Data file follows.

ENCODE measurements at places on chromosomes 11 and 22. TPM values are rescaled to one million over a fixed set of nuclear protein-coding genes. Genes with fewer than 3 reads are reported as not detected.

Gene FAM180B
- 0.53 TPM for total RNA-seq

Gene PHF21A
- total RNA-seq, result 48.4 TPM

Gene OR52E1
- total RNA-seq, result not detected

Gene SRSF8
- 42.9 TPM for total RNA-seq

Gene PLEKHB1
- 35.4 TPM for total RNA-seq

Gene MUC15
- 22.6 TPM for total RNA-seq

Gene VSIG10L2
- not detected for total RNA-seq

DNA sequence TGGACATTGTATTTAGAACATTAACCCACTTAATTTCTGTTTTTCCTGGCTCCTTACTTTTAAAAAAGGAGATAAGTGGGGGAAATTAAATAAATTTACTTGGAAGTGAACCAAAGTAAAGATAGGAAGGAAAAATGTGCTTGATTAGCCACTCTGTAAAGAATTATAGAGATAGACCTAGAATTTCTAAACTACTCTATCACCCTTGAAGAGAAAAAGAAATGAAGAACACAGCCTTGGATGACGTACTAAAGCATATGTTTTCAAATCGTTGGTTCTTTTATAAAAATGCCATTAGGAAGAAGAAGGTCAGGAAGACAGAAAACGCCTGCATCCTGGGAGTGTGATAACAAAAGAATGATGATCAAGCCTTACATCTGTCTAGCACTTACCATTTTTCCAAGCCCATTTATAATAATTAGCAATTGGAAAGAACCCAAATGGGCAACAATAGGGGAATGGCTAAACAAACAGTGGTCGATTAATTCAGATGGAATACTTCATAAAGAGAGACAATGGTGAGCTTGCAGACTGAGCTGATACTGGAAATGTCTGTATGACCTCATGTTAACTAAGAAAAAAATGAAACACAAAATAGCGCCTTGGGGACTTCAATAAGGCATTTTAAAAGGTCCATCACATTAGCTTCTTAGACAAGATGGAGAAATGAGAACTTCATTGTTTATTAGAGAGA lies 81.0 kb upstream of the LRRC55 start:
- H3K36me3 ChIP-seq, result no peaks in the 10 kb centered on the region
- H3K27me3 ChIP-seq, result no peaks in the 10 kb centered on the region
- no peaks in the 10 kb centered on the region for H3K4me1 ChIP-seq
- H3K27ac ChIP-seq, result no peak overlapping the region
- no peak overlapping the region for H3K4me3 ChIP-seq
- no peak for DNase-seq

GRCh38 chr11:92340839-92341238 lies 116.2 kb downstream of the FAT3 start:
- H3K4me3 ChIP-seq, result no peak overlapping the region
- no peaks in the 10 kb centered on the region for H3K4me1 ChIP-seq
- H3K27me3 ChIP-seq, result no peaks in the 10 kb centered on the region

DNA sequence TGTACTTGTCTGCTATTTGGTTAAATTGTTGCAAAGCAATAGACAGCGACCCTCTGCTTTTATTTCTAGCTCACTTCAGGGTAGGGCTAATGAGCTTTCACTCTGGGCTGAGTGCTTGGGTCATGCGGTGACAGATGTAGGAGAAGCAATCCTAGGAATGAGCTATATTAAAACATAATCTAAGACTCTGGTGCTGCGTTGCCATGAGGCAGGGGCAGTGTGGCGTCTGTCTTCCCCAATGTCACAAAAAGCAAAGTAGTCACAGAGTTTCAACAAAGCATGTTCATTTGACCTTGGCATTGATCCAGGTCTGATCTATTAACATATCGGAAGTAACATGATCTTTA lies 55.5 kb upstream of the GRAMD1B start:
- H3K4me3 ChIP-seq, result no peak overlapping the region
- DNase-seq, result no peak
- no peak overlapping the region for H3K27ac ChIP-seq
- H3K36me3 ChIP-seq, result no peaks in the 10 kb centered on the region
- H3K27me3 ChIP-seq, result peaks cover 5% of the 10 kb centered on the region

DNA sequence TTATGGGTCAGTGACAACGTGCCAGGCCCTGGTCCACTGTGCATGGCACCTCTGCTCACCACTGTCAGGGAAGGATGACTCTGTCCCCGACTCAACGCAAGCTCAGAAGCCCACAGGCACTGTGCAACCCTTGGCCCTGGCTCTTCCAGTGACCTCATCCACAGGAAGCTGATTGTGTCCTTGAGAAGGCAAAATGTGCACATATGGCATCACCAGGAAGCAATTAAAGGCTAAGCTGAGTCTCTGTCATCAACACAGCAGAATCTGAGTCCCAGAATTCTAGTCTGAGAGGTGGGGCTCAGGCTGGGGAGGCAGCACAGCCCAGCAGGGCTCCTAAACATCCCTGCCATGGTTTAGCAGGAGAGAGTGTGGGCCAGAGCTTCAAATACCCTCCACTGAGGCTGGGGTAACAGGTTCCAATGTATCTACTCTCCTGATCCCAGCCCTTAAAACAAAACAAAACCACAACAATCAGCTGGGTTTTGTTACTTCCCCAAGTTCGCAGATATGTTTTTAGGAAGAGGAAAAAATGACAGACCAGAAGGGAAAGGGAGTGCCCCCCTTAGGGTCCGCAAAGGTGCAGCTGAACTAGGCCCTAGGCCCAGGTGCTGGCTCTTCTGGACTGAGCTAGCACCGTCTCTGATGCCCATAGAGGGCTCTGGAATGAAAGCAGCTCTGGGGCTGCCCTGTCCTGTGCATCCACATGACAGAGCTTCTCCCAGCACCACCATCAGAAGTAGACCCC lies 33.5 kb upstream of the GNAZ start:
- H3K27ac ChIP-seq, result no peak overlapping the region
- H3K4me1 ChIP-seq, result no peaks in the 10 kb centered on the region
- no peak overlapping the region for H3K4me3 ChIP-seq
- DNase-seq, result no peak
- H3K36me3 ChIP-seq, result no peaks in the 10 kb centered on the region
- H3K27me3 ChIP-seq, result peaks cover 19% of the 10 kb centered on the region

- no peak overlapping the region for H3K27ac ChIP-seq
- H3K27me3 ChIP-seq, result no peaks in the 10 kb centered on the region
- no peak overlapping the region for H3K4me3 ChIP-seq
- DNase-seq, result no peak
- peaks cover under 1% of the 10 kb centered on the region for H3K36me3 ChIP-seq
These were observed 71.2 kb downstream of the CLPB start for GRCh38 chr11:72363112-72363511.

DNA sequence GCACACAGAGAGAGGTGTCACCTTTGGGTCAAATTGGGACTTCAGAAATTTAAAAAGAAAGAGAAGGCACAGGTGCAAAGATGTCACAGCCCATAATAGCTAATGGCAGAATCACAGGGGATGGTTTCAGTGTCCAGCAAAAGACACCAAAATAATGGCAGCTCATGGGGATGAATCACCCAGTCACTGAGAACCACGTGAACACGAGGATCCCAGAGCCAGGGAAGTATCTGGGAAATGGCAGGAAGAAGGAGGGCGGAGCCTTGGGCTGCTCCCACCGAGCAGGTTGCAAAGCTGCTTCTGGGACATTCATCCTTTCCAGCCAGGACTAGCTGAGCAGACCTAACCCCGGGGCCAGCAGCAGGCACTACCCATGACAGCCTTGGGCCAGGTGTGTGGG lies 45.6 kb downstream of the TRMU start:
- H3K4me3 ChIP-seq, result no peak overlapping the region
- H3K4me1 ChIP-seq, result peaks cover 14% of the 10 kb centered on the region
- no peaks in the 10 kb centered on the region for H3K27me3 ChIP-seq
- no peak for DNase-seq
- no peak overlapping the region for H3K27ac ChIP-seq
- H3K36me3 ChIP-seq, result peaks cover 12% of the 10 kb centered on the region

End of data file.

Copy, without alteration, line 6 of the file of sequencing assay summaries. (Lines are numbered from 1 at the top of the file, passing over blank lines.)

Gene OR52E1